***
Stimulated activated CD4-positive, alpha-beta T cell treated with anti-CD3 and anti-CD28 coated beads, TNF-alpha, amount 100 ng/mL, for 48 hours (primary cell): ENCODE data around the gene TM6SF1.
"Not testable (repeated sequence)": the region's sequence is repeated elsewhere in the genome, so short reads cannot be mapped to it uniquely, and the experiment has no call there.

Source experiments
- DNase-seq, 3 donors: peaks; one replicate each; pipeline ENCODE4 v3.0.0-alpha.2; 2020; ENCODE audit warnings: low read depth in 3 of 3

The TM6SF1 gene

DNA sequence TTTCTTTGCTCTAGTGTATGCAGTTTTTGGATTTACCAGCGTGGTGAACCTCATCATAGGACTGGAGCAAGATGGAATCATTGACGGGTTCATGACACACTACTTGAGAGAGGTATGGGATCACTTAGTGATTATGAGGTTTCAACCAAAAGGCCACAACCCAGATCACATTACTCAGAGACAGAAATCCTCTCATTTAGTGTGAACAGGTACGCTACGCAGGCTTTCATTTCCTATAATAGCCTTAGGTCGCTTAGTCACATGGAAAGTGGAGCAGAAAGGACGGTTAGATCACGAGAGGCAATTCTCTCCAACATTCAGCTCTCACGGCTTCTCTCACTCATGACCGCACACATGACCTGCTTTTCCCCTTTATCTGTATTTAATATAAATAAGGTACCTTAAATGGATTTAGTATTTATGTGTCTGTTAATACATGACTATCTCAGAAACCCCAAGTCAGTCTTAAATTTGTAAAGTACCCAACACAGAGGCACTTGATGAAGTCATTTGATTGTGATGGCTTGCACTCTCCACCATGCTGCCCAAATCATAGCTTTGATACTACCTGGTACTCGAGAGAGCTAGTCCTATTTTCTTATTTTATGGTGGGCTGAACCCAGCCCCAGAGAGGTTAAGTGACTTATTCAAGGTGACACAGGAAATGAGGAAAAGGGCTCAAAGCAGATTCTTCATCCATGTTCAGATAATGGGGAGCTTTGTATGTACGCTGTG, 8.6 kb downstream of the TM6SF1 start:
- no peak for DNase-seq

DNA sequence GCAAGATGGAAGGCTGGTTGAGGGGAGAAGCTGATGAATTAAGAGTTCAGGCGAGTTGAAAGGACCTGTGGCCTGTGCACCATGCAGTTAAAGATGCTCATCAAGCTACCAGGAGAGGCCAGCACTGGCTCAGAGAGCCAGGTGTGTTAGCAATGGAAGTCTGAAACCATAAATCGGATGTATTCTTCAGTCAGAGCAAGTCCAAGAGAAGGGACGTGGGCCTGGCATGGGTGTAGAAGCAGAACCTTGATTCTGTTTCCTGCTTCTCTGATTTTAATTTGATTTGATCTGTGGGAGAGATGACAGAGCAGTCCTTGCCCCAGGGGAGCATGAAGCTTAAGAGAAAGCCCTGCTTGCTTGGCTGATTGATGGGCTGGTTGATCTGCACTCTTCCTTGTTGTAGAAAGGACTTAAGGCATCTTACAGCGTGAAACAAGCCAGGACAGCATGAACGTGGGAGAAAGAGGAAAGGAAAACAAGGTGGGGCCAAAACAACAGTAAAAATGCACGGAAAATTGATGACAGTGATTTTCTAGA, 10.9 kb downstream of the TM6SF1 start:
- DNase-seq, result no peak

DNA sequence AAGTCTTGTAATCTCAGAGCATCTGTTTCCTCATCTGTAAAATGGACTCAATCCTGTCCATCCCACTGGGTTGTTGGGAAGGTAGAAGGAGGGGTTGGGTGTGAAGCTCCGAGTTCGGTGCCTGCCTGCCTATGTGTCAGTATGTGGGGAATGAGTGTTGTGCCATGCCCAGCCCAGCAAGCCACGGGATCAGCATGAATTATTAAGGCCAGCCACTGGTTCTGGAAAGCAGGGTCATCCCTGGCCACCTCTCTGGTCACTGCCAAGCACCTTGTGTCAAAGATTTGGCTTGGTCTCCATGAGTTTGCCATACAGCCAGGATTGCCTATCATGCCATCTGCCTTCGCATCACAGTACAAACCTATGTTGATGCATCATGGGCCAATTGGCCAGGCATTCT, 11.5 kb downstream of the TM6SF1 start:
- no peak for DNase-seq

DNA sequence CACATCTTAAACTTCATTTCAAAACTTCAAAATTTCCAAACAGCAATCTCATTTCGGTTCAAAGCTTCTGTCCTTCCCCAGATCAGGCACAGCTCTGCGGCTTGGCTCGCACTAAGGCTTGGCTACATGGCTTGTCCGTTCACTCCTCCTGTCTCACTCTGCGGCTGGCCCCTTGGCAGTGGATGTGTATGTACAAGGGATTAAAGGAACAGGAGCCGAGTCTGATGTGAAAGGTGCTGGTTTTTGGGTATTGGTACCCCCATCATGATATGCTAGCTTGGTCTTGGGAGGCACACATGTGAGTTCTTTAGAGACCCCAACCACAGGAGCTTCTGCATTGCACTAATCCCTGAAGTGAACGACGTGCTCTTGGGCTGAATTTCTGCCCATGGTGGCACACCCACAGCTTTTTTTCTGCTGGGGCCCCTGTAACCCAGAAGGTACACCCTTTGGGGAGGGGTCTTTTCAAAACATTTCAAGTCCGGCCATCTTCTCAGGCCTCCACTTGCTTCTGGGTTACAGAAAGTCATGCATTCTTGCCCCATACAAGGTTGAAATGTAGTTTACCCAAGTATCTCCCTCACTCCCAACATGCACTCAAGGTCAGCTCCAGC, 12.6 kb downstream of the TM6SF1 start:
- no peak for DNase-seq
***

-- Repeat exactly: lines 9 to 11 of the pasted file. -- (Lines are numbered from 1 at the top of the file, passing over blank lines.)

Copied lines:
- DNase-seq, result no peak

DNA sequence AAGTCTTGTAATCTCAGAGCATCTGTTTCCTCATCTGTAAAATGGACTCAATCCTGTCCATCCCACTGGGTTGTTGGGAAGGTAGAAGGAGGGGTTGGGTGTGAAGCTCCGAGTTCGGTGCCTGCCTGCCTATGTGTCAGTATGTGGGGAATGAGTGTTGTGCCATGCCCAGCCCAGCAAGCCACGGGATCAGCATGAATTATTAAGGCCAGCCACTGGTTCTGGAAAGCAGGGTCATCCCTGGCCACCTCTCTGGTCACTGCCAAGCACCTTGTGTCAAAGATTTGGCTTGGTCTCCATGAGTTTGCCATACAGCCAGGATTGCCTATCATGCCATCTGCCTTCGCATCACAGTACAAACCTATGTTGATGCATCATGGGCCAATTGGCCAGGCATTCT, 11.5 kb downstream of the TM6SF1 start:
- no peak for DNase-seq